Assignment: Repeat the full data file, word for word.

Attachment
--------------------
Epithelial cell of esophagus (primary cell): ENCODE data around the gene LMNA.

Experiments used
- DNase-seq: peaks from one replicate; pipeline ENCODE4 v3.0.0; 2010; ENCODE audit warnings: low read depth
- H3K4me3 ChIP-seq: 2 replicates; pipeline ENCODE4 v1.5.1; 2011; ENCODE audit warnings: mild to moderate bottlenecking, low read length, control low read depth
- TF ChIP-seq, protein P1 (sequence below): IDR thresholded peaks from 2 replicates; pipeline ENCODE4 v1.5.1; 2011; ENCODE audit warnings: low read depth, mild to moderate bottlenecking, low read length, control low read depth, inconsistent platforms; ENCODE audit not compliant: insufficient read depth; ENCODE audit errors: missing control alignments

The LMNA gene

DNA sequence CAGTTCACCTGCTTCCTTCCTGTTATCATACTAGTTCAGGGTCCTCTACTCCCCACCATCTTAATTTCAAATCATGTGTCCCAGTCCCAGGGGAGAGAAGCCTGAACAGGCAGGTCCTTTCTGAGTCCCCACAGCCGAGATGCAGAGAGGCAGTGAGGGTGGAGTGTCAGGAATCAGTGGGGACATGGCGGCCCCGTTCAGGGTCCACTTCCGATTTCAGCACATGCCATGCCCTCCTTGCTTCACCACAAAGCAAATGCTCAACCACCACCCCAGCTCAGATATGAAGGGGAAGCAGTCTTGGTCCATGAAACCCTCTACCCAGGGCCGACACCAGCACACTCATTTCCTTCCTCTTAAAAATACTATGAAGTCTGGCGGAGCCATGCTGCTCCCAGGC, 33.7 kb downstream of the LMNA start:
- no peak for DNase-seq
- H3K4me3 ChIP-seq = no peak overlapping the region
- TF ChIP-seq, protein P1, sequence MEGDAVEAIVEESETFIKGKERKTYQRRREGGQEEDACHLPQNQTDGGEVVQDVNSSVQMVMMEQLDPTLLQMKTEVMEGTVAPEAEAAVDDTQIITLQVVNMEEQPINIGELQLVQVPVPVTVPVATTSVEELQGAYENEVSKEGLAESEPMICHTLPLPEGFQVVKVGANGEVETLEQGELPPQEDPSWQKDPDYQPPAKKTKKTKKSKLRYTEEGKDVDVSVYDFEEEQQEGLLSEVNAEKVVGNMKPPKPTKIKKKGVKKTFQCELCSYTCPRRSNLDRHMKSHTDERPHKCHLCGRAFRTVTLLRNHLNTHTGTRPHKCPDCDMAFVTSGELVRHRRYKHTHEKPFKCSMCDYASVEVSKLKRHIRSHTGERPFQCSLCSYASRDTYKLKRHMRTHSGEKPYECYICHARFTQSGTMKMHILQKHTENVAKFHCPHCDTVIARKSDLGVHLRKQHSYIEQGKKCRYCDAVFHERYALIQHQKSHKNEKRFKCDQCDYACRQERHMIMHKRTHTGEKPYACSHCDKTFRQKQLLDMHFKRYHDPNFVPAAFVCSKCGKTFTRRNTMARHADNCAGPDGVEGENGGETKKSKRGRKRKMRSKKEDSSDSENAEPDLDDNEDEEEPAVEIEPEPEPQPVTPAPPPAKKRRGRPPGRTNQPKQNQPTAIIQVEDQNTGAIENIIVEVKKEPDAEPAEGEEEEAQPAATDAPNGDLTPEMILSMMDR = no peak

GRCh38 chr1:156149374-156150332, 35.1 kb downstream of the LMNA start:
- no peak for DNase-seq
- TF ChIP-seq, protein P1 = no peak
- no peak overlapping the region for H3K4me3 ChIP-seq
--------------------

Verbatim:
Epithelial cell of esophagus (primary cell): ENCODE data around the gene LMNA.

Experiments used
- DNase-seq: peaks from one replicate; pipeline ENCODE4 v3.0.0; 2010; ENCODE audit warnings: low read depth
- H3K4me3 ChIP-seq: 2 replicates; pipeline ENCODE4 v1.5.1; 2011; ENCODE audit warnings: mild to moderate bottlenecking, low read length, control low read depth
- TF ChIP-seq, protein P1 (sequence below): IDR thresholded peaks from 2 replicates; pipeline ENCODE4 v1.5.1; 2011; ENCODE audit warnings: low read depth, mild to moderate bottlenecking, low read length, control low read depth, inconsistent platforms; ENCODE audit not compliant: insufficient read depth; ENCODE audit errors: missing control alignments

The LMNA gene

DNA sequence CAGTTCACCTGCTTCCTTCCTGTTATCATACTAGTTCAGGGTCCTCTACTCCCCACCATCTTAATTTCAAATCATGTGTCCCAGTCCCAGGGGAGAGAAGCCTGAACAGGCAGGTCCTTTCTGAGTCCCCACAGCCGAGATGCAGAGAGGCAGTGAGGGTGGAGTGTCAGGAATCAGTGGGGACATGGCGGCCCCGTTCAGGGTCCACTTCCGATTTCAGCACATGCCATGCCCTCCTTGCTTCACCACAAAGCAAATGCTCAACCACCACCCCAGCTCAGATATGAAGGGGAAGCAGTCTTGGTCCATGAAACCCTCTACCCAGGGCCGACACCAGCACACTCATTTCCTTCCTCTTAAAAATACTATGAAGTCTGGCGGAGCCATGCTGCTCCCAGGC, 33.7 kb downstream of the LMNA start:
- no peak for DNase-seq
- H3K4me3 ChIP-seq = no peak overlapping the region
- TF ChIP-seq, protein P1, sequence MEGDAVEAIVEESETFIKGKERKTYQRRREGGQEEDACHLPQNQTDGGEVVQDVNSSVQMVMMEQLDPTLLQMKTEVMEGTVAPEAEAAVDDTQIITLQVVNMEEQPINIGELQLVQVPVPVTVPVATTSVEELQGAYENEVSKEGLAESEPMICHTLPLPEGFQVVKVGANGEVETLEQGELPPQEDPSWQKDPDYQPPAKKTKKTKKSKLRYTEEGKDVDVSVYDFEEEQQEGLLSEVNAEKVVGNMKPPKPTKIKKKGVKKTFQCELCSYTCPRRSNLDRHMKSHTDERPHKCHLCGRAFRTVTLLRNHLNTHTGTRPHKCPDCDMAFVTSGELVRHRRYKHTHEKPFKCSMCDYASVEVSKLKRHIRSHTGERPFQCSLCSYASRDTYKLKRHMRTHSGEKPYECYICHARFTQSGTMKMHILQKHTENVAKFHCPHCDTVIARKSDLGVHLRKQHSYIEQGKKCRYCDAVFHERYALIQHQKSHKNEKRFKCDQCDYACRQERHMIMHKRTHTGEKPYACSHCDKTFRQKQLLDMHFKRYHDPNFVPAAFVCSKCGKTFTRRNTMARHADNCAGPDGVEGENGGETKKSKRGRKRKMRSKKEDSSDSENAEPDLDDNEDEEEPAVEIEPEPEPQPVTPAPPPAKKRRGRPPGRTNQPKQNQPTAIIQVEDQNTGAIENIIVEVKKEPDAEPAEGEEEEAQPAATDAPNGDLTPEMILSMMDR = no peak

GRCh38 chr1:156149374-156150332, 35.1 kb downstream of the LMNA start:
- no peak for DNase-seq
- TF ChIP-seq, protein P1 = no peak
- no peak overlapping the region for H3K4me3 ChIP-seq